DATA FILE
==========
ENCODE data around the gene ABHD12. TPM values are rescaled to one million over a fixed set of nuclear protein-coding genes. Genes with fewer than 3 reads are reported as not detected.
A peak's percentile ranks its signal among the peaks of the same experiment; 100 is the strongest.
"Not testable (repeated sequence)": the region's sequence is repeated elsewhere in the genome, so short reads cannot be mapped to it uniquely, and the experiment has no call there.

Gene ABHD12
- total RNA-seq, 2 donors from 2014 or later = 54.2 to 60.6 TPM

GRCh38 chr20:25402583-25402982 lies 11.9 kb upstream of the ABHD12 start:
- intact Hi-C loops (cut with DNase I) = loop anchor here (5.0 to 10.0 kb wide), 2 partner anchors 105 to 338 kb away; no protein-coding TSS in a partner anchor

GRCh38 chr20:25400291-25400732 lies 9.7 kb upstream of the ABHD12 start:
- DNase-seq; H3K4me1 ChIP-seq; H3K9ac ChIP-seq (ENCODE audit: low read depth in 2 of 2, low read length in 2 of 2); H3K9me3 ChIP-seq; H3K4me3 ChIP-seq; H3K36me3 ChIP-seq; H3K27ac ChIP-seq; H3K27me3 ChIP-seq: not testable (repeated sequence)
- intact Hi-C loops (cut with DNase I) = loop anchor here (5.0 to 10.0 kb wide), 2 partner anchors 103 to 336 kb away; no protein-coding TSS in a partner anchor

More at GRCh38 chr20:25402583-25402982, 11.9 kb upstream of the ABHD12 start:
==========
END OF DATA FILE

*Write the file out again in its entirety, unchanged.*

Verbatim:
ENCODE data around the gene ABHD12. TPM values are rescaled to one million over a fixed set of nuclear protein-coding genes. Genes with fewer than 3 reads are reported as not detected.
A peak's percentile ranks its signal among the peaks of the same experiment; 100 is the strongest.
"Not testable (repeated sequence)": the region's sequence is repeated elsewhere in the genome, so short reads cannot be mapped to it uniquely, and the experiment has no call there.

Gene ABHD12
- total RNA-seq, 2 donors from 2014 or later = 54.2 to 60.6 TPM

GRCh38 chr20:25402583-25402982 lies 11.9 kb upstream of the ABHD12 start:
- intact Hi-C loops (cut with DNase I) = loop anchor here (5.0 to 10.0 kb wide), 2 partner anchors 105 to 338 kb away; no protein-coding TSS in a partner anchor

GRCh38 chr20:25400291-25400732 lies 9.7 kb upstream of the ABHD12 start:
- DNase-seq; H3K4me1 ChIP-seq; H3K9ac ChIP-seq (ENCODE audit: low read depth in 2 of 2, low read length in 2 of 2); H3K9me3 ChIP-seq; H3K4me3 ChIP-seq; H3K36me3 ChIP-seq; H3K27ac ChIP-seq; H3K27me3 ChIP-seq: not testable (repeated sequence)
- intact Hi-C loops (cut with DNase I) = loop anchor here (5.0 to 10.0 kb wide), 2 partner anchors 103 to 336 kb away; no protein-coding TSS in a partner anchor

More at GRCh38 chr20:25402583-25402982, 11.9 kb upstream of the ABHD12 start: